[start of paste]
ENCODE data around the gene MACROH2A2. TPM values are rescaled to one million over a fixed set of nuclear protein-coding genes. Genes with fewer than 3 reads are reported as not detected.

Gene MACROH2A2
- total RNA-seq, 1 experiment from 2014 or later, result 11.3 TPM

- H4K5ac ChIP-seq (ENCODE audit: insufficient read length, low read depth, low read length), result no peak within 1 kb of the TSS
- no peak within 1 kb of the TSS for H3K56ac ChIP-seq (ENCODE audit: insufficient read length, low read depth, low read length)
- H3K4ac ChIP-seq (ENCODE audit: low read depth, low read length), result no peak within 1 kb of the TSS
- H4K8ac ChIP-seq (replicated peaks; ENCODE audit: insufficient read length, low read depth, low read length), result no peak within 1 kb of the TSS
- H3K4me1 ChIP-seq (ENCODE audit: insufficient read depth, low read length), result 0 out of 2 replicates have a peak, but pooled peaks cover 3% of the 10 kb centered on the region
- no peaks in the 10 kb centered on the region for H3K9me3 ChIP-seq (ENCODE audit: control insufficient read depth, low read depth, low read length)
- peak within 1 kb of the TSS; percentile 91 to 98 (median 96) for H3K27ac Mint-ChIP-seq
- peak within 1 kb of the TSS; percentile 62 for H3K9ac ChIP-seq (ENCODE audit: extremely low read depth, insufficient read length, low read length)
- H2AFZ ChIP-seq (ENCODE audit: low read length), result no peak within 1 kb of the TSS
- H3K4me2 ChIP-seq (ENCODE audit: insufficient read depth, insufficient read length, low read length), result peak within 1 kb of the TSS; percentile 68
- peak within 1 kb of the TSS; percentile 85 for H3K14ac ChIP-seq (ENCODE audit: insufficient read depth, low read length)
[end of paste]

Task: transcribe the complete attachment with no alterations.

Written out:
ENCODE data around the gene MACROH2A2. TPM values are rescaled to one million over a fixed set of nuclear protein-coding genes. Genes with fewer than 3 reads are reported as not detected.

Gene MACROH2A2
- total RNA-seq, 1 experiment from 2014 or later, result 11.3 TPM

- H4K5ac ChIP-seq (ENCODE audit: insufficient read length, low read depth, low read length), result no peak within 1 kb of the TSS
- no peak within 1 kb of the TSS for H3K56ac ChIP-seq (ENCODE audit: insufficient read length, low read depth, low read length)
- H3K4ac ChIP-seq (ENCODE audit: low read depth, low read length), result no peak within 1 kb of the TSS
- H4K8ac ChIP-seq (replicated peaks; ENCODE audit: insufficient read length, low read depth, low read length), result no peak within 1 kb of the TSS
- H3K4me1 ChIP-seq (ENCODE audit: insufficient read depth, low read length), result 0 out of 2 replicates have a peak, but pooled peaks cover 3% of the 10 kb centered on the region
- no peaks in the 10 kb centered on the region for H3K9me3 ChIP-seq (ENCODE audit: control insufficient read depth, low read depth, low read length)
- peak within 1 kb of the TSS; percentile 91 to 98 (median 96) for H3K27ac Mint-ChIP-seq
- peak within 1 kb of the TSS; percentile 62 for H3K9ac ChIP-seq (ENCODE audit: extremely low read depth, insufficient read length, low read length)
- H2AFZ ChIP-seq (ENCODE audit: low read length), result no peak within 1 kb of the TSS
- H3K4me2 ChIP-seq (ENCODE audit: insufficient read depth, insufficient read length, low read length), result peak within 1 kb of the TSS; percentile 68
- peak within 1 kb of the TSS; percentile 85 for H3K14ac ChIP-seq (ENCODE audit: insufficient read depth, low read length)